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Is Italy’s rugby trip south the ultimate tour too far?
But it seems especially appropriate this year after the International Rugby Board (IRB) cooked up the ultimate mismatched series by handing Italy tests against Australia in Canberra and Melbourne on June 13 and 20 and a meeting with New Zealand in Christchurch on June 27.
Maybe the Azzurri can put a dismal Six Nations behind them and give the Wallabies and All Blacks a run for their money. But I don’t think that is likely even if they meet second-string sides and coach Nick Mallett seems to share the pessimism.
“It’s a hell of a tough tour in anyone’s book,” the former Springbok boss told New Zealand’s Sunday News.
“Even if I was coaching South Africa and had to play Australia and New Zealand over three consecutive Saturdays, I wouldn’t be happy with a tour like that. If we had an opportunity this year, like Wales and Ireland, to play USA and Canada, it would have been the perfect tour for Italy. But we’re on this schedule and there’s nothing we can do about it.”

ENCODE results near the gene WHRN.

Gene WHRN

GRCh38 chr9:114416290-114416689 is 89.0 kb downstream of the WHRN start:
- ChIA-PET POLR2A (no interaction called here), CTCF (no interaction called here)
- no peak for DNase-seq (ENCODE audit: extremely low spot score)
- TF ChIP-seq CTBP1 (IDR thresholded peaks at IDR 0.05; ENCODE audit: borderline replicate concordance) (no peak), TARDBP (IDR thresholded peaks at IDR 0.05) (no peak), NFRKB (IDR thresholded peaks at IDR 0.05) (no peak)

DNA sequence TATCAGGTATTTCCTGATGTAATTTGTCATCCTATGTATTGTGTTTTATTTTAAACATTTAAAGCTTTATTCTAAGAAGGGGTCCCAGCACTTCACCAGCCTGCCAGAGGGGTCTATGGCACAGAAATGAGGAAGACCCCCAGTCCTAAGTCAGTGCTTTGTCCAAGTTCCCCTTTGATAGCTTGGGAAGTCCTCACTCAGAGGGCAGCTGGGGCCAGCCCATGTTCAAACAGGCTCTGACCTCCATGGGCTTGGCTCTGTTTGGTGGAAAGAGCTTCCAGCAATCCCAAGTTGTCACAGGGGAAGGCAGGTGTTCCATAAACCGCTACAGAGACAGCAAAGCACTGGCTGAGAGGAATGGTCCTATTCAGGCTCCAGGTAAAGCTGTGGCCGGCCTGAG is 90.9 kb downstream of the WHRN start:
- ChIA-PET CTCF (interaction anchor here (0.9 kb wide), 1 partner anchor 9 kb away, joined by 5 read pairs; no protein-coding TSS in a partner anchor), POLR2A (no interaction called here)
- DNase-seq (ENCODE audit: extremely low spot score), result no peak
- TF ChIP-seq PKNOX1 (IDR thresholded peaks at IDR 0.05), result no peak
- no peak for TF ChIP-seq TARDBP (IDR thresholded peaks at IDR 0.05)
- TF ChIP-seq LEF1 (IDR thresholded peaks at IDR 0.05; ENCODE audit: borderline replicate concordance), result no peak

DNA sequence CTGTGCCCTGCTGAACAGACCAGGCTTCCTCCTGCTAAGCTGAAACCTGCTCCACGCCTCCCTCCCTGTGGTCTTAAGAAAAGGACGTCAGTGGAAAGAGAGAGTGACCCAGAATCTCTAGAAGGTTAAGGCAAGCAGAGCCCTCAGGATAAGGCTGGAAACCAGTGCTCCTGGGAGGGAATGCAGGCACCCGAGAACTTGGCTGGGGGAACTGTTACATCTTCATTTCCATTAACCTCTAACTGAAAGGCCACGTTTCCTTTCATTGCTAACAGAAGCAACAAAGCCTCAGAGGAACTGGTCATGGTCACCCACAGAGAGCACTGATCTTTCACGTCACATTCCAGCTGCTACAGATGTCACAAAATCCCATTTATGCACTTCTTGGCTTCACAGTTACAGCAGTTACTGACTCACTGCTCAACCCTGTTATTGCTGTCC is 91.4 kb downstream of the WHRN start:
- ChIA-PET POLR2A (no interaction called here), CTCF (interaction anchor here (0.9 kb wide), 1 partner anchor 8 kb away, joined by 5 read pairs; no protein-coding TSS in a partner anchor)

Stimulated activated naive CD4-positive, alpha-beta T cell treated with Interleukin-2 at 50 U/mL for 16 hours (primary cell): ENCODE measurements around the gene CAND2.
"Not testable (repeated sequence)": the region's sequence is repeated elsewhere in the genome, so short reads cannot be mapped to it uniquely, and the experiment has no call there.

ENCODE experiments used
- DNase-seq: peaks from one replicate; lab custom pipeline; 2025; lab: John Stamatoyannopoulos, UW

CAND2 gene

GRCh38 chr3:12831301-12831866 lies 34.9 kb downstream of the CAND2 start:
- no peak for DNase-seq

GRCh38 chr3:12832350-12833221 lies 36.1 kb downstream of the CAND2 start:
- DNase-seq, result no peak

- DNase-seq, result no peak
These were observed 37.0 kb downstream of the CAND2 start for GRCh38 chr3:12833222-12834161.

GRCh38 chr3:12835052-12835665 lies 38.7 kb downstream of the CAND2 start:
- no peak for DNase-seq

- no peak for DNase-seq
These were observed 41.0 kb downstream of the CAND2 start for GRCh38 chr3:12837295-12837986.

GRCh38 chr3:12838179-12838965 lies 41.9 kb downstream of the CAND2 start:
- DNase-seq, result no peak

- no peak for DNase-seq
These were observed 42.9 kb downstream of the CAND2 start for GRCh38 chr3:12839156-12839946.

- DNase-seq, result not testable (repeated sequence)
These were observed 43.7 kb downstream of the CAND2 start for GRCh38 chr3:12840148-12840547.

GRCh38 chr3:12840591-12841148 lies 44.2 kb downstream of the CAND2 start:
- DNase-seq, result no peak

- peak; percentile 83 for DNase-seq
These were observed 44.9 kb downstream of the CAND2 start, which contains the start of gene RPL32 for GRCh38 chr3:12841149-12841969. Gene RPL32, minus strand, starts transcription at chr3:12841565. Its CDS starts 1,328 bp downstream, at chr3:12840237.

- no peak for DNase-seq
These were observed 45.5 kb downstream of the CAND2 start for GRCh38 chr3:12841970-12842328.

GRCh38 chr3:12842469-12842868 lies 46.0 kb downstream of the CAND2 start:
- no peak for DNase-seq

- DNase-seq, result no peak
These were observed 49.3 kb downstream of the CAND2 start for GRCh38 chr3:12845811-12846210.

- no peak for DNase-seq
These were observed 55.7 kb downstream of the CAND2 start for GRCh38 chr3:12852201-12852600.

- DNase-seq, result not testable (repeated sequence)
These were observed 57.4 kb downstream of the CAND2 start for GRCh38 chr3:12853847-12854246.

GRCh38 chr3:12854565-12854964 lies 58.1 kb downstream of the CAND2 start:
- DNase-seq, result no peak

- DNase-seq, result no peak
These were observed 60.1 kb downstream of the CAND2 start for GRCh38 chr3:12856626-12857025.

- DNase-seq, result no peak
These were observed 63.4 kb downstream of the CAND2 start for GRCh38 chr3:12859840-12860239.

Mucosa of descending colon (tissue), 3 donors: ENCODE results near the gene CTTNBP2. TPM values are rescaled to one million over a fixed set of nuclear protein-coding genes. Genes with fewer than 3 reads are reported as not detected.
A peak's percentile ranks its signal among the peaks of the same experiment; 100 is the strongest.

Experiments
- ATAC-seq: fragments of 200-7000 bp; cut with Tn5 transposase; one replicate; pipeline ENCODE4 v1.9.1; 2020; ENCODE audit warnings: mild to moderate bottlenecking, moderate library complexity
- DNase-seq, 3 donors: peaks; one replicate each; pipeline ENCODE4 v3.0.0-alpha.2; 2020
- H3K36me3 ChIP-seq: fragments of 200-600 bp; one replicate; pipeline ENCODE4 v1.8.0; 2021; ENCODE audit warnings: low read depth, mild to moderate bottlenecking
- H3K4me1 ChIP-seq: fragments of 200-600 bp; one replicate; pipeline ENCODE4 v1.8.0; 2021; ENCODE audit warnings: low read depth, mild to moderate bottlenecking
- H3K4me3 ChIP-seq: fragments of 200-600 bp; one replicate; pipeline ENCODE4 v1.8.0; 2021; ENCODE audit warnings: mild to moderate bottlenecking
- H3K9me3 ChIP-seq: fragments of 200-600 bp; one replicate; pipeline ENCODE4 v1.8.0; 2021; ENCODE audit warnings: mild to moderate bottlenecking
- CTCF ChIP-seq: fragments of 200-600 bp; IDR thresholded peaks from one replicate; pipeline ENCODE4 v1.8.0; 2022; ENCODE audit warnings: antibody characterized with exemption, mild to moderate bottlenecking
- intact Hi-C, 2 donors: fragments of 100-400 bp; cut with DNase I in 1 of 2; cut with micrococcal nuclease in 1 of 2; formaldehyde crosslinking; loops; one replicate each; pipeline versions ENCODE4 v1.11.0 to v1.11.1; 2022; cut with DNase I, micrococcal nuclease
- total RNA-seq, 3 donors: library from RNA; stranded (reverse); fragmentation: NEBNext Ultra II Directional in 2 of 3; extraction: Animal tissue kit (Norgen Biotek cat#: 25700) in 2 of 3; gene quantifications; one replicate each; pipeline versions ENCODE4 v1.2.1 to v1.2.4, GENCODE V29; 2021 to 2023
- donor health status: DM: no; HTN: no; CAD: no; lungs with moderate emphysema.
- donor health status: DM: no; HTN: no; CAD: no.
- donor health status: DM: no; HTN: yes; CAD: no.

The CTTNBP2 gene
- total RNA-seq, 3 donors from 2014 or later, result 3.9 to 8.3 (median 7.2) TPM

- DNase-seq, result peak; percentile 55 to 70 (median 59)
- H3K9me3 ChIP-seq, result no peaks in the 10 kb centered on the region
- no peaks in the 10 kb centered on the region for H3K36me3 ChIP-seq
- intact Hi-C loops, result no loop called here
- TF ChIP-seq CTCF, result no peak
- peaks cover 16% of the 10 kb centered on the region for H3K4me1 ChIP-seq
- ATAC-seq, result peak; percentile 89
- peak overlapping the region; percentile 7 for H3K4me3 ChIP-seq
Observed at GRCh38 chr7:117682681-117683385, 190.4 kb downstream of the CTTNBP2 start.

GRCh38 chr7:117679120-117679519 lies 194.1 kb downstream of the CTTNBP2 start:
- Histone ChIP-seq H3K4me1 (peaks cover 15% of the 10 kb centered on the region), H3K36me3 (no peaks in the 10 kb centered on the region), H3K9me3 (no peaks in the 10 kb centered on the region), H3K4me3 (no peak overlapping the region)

The IRB’s logic would seem to be that the Azzurri must face better teams if they are to continue developing. But they already do that in the Six Nations. Giving them impossible fixtures outside the competition just risks ruining the team’s self belief by setting up a seemingly unending sequence of defeats.
Italy have yet to meet a lower ranked nation since Mallett took over after the 2007 World Cup and have won just two tests as a consequence, against Scotland and Argentina last year. The poor run looks unlikely to end soon as they are scheduled to play higher ranked sides up to the 2011 World Cup.
This tour is particularly arduous as it comes when the squad is weakened by injuries at the end of the season. When Josh Sole, Martin Castrogiovanni, Andrea Marcato, Simon Picone and Gilberto Pavan pulled out late, Mallett had to call up five replacements with six caps between them. What chance will they have against the sport’s superpowers?
“Rugby should be a mix of playing against teams who are better than you, at the same level and weaker than you,” said Mallett. “But if you’re continually playing against sides vastly better than you then it takes a very special kind of team spirit to go out there and keep trying.”
PHOTO: Italy coach Nick Mallett checks his watch before their Six Nations match against France at the Stadio Flaminio in Rome March 21, 2009. REUTERS/Giampiero Sposito